Domenico Dolce and Stefano Gabbana - Dolce & Gabbana, and also D&G for a while - represent everything that one loves and hates about Italy. Luxury, unconditional love for “fatto a mano” (handmade), craftsmanship, couture and tailoring. And also tradition (that sometimes becomes traditionalism), opulence (sometimes evolves into ostentation) and patriotism (that is sometimes mere campanilism).

But, precisely becuase of their loyalty to no one but themselves without any kind of compromises whatsoever, they are, and probably will always remain, the pride of Made in Italy fashion.

It is the black lace, the three piece suit, the “Sicilian dress”, the bustier sheath dress in animalier print, the pajama suit and the Sicily bag, that compose the brand’s DNA together with actresses Anna Magnani and Monica Bellucci, both muses of the label in their own, peculiar way.


The story of fashion’s creative couple par excellence begins in 1985 during Milan Fashion Week, when the duo presents “Real Women”, its first collection. There’s a reason behind the name: Dolce and Gabbana can’t afford professional models, therefore they populate the catwalk with local women.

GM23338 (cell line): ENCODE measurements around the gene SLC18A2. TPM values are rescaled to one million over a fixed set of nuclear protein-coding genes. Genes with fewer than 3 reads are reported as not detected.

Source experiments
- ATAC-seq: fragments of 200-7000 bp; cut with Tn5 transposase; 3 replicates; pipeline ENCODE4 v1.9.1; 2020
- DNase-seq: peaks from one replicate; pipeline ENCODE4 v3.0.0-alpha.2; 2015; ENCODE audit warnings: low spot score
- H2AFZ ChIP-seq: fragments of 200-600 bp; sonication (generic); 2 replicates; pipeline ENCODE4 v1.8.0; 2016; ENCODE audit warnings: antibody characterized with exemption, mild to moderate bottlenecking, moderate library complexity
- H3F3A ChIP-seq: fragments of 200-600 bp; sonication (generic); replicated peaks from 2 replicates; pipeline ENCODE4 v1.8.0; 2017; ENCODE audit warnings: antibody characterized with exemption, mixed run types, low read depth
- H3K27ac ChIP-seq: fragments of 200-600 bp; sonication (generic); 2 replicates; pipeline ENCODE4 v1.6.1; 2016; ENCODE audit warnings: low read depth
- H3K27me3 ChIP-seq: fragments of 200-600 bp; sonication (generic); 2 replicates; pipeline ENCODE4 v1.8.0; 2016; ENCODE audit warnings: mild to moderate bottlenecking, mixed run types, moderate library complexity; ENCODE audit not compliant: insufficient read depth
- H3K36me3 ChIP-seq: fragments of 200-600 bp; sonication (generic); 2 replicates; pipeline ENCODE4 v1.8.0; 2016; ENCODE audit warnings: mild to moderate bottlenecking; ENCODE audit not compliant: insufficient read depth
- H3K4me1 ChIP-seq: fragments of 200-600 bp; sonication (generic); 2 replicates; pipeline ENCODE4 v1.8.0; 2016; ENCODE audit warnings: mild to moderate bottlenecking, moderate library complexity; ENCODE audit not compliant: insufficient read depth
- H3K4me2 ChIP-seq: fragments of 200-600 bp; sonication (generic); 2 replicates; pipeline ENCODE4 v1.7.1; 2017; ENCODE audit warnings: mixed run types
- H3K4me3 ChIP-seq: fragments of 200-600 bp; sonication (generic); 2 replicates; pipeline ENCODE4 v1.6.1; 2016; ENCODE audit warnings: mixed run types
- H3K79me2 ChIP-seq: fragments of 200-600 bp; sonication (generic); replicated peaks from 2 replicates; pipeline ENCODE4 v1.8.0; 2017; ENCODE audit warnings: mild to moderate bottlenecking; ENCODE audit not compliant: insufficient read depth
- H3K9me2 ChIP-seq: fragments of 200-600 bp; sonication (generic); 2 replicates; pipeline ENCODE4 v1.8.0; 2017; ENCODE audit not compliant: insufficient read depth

But actual success only arrives with the fourth collection, which is also the first one to be dedicated to Domenico Dolce’s Sicilian origins and to old Italian movies. It is this fourth collection that gives birth to what the press will then refere to as  “Sicilian Dress,” today considered one of the 100 most important dresses ever created. Inspired by a simple slip-dress, the Sicilian Dress has a straight neckline and a slinky silhouette that doesn’t simply flow downwards but actually goes upwards on the waist, emphasizing the hips and highlighting their movement with each footstep. Reproposed and re-interpreted with each collection, this garment soon became the icon-dress of the maison. 

Tributing Luchino Visconti’s work, in particular the movie “The Leopard”, the fith collection brings in lace bustiers, satin, chiffon, leopard-prints, corsets and pinstripe suits. From that point onwards, the popularity of the brand and of its shows simply grows in an exponential manner.


Over the years, Dolce&Gabbana has dressed celebrities such as Nicole Kidman, Madonna, Demi Moore, Isabella Rossellini, Susan Sarandon, Matthew McConaughey, Tina Turner, Simon Le Bon and Jon Bon Jovi, as well as the aforementioned Monica Belluci and, more recently, her daughter Deva Cassel.

 The brand’s love for the cinema, in particular for Italian movies, has evolved over time, from Mastroianni to Tornatore to the costumes for Baz Luhrman’s Romeo + Juliet.

The label’s logo has never been modified.